Years Active: 2011-2012
Congenital heart disease occurs in 7 to 9 of 1000 live births in the United States. One-fourth of these infants have critical congenital heart disease (CCHD) which is defined as severe and life-threatening disease requiring surgical or catheter intervention in the first year of life. Diagnosis places the infant at risk for hemodynamic compromise secondary to hypoxia, acidosis, and shock.
The goal of the Undetected Critical Congenital Heart Disease (CCHD) Registry was to identify infants discharged from the nursery who return with a diagnosis of critical congenital heart disease (congenital heart disease requiring surgical or catheter based intervention within the first month of life). In 2011, 11 infants were identified, and in 2012, 8 infants were initially discharged from the hospital without a diagnosis of CCHD.
The Tennessee pulse oximetry-screening program for CCHD was officially begun in January of 2013, by direction of the Tennessee State Legislature. With hospitals across the state initiating CCHD screening programs, the first case of CCHD detected via pulse oximetry in Tennessee was identified. The infant failed the screen and an echocardiogram diagnosed pulmonary atresia with ventricular septal defect and multiple aorto-pulmonary collateral arteries.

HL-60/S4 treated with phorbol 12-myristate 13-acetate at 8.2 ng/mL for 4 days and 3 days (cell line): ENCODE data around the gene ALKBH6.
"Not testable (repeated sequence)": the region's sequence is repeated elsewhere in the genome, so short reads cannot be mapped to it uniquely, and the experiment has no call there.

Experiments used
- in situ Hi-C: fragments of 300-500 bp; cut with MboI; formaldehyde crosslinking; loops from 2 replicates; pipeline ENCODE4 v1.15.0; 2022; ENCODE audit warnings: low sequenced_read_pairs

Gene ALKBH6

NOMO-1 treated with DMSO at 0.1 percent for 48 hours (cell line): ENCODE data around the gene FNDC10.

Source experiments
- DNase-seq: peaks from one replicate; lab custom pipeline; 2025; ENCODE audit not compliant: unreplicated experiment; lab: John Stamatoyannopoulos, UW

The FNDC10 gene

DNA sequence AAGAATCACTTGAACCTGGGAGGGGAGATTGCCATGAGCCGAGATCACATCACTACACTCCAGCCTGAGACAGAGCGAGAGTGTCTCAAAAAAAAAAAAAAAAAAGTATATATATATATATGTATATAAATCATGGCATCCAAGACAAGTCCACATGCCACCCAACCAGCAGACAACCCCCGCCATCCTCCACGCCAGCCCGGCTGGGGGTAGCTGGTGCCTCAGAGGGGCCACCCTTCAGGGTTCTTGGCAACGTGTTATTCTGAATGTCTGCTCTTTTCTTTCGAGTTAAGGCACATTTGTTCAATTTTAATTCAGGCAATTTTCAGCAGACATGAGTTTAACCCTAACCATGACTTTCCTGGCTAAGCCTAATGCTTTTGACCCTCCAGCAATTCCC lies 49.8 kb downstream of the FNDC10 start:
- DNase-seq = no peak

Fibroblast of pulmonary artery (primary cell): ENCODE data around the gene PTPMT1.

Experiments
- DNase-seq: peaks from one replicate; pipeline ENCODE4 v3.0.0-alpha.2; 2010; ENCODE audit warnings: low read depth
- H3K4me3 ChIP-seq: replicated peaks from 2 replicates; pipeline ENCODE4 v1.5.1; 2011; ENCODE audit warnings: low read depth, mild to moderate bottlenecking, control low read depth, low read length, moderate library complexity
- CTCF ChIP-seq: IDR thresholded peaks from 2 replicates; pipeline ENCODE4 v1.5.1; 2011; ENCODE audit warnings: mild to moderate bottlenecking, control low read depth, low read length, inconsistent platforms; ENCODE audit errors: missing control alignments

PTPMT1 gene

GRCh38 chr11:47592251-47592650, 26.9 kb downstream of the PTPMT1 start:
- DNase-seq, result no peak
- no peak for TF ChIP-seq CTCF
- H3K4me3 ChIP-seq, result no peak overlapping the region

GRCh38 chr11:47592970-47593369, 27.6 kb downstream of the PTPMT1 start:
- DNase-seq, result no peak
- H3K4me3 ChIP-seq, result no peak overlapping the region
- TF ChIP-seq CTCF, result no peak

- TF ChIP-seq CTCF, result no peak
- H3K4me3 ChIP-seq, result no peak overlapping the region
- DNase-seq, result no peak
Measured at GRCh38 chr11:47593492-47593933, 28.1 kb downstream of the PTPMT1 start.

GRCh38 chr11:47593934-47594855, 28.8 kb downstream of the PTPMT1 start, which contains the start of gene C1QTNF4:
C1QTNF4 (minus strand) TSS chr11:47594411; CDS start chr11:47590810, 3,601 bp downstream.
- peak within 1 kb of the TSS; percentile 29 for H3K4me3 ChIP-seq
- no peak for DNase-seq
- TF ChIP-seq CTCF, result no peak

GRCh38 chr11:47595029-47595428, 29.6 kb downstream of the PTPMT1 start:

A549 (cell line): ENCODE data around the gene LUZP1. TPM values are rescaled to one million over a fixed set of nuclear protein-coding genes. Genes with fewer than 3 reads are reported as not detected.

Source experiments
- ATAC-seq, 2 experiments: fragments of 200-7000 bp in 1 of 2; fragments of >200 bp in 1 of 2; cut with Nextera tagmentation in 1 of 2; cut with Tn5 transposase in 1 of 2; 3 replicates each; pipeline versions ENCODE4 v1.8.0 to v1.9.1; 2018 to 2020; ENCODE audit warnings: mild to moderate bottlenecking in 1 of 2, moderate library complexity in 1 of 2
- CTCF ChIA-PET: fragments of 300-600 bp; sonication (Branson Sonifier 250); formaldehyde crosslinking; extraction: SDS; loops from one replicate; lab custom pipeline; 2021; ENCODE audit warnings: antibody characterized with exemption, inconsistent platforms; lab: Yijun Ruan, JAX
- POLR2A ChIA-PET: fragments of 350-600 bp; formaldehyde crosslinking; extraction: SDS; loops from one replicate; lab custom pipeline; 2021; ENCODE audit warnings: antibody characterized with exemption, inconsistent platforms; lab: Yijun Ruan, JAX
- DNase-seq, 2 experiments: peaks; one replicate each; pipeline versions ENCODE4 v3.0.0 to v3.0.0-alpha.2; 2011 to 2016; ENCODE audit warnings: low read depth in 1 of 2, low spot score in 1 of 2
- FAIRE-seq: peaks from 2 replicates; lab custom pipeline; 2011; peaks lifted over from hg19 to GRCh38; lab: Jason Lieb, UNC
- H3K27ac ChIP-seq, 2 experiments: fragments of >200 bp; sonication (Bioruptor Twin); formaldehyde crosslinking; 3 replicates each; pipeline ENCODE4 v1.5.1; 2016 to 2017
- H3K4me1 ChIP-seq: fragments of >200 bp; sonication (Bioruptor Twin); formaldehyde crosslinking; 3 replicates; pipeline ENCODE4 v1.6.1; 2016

Tennessee pediatric cardiologists partnered with TIPQC and the Tennessee Department of Health to track undetected infants with CCHD by creating an Undetected Critical Congenital Heart Disease Registry. This registry serves to monitor the implementation of statewide implementation of pulse oximetry screening, particularly to collect data on infants with false negative screens (babies who pass the screen, but subsequently present with CCHD).
This project was led by Dr. Bill Walsh, and includes: Memphis-Jean Ballweg, Marilyn Robinson-Lebonheur, ETSU-Mike Devoe, Rajani Anand, Ehrlanger-Nisha Surenderanath, Knoxville-Jeff Jennings, Mike Liske, Vanderbilt-Jessica Mouledoux,and the State Birth defects registry-David Law.
The aim of this project is to improve the health of infants in Tennessee by providing a statewide registry of infants with CCHD whose heart disease goes undetected until after discharge from the hospital. The immediate goal was, to monitor the implementation impact of mandatory discharge SaO2 screening. Subsequently, the project aims to provide a statewide repository of cases that would provide a data set for further refinement of a CCHD screening system. Provisional preliminary data through 2013 is shown above.